“Are you new here?”
I hear it all the time. Every time, I react the same way. My face gets hot and I try to set my jaw in a display of fake confidence. I’ve been working in the same store for a year and a half now, but it’s still like feeling my way around in the dark every time I’m there. It’s not the worst place to work. Compared to other retail outlets, a bookstore is practically a luxury. But I was originally hired as a holiday employee and was thrown into the deep end the week of Black Friday and training was put on the back burner. I know what I’m doing. Usually. But whenever a customer asks if I’m still learning, or is condescending in the face of my uncertainty, I’m mortified.
I worry that they might be right, and not just about my work skills. There are times when I feel not just new, but raw. I’m a person still on the cusp of existence, and I’m desperately trying to claw my way in. I was never meant to be a salt-of-the-earth hard-worker. Even if I was, it’s hard to sustain that kind of life nowadays. I was the articulate child who earned good grades and was expected to get a degree and do something with it. Working in a store would just be a stepping-stone.
Is it really that simple? Can I get out the cycle of scraping by when it’s all I’ve ever known? A lot of the time, I feel like I’m scaling a steep cliffside trying to make my way to a peak that hasn’t yet come into view. Problems are never just setbacks. They’re critical hits that will send me reeling, distraught and hopeless.
Anxiety will do that to you. It’s treacherous and, to be honest, I don’t know what I’m doing. I have no one else to whom I can compare my journey. I wasn’t born into a family whose ambitions were similar to mine, and the role of environment in shaping identity is often underestimated. My parents didn’t run in academic circles. My house wasn’t alive with political debates or discussions over wrinkled newspapers.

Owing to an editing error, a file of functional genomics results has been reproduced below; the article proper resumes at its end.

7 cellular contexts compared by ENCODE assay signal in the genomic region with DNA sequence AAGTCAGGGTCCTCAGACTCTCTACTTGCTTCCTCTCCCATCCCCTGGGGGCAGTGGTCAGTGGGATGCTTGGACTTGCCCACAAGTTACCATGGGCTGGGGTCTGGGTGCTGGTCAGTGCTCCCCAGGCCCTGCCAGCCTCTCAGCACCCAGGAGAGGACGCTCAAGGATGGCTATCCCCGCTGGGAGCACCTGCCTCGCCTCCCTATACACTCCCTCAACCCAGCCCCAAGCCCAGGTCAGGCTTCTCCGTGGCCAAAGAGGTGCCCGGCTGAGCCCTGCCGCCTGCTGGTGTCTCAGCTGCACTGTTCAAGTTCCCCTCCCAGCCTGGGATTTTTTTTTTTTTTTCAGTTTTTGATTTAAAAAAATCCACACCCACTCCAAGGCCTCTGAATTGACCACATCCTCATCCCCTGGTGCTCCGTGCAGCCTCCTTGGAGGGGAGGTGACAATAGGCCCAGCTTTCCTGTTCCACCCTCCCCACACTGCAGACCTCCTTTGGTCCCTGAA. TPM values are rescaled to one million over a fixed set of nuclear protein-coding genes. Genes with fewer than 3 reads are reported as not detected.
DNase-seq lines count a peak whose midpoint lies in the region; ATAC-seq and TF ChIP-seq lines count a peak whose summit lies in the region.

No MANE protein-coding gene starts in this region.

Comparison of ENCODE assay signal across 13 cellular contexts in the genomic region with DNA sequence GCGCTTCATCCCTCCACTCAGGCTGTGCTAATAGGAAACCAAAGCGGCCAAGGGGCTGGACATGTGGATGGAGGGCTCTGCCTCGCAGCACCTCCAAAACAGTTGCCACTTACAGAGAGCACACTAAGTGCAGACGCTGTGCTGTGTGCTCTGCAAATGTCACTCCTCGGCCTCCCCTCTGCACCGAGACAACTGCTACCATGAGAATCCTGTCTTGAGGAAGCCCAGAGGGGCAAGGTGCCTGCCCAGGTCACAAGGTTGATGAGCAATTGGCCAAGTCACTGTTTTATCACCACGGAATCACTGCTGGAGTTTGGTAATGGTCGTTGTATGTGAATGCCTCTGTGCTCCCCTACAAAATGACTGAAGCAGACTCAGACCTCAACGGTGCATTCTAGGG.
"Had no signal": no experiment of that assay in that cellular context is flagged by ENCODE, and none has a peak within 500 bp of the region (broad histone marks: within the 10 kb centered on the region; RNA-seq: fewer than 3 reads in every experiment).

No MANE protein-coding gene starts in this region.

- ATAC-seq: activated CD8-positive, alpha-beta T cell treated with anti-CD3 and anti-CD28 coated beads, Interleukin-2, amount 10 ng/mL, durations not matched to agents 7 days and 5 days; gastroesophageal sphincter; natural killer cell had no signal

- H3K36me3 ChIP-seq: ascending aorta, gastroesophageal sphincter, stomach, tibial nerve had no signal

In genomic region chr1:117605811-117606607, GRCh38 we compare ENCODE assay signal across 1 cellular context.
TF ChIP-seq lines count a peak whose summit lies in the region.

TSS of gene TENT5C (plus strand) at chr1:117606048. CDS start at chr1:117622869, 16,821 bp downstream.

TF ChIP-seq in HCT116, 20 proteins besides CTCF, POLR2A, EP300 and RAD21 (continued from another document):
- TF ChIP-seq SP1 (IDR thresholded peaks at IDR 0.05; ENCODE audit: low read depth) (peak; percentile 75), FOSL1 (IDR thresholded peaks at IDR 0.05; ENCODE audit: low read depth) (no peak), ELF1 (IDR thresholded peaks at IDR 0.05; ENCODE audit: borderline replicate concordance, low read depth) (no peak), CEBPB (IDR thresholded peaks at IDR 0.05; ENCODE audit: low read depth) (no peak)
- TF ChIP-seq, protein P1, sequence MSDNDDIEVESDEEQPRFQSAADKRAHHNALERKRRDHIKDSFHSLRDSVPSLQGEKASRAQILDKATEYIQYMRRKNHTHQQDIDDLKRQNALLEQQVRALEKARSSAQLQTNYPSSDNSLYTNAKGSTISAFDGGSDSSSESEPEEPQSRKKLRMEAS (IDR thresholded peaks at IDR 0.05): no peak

Instead, there were problems; Mom was sick and Dad was drunk. Throughout my teen years, my home life was a constant cycle of tension and drama, all of which I kept to myself as much as possible. In the eyes of peers and teachers, I was a good student, friendly, quiet. I never talked about what I went home to every night. I stayed in my bedroom out of fear, dreading what was going on downstairs. My mother passed away suddenly in my sophomore year of college, and my relationship with my father deteriorated not long after. I’ve been living in my sister’s basement ever since. Still just scraping by, back at square one.
I’ve always walked between the worlds of demanding-yet-honest jobs and of academic careers, but I have remained an outsider in both. I’m not a professional with a lengthy résumé of credentials and honors; I’m a young woman from a working class family with a minimum-wage retail job pursuing a frivolous academic degree. I know I’m treading a precarious path, pitting an innate pressure to make a living against a desire to build a life. Behind my name tag, standing among stacks of books, I know I haven’t gotten very far. I’m in a rut between what I’m escaping and what I want. Every time a customer questions my legitimacy — over things for which I’ve seen my male coworkers go unquestioned — it’s like my efforts have been for nothing, and I am knocked back down to where I started. If I fumble my words nervously, they’re at my throat. If I haven’t read a certain book, they doubt my intelligence. If I can’t answer their question, I’m belittled. I’m not allowed to be fallible. In many ways, I’m dehumanized. Every day presents new embarrassments, each feeling like the end of the world. Every time, red-eared nervous rambling comes at the cost of the work-in-progress identity I’ve been trying to build for myself.
I latch myself onto whatever I’m doing. At any given time, my current position is my achievement, a foothold where I can pause before reaching up for the next new height. Every embarrassing moment puts me dangerously close to plummeting to inevitable failure. I want to prove myself, prove my validity. If there’s no place in this world for me, I will carve one out for myself. Progress begins with fortitude, refusing to be diminished. No matter how difficult it will be, I won’t be destroyed. Not by customers or managers. Not by life. It’s not much, but it’s a start.
For now, I’ll just have to be new.
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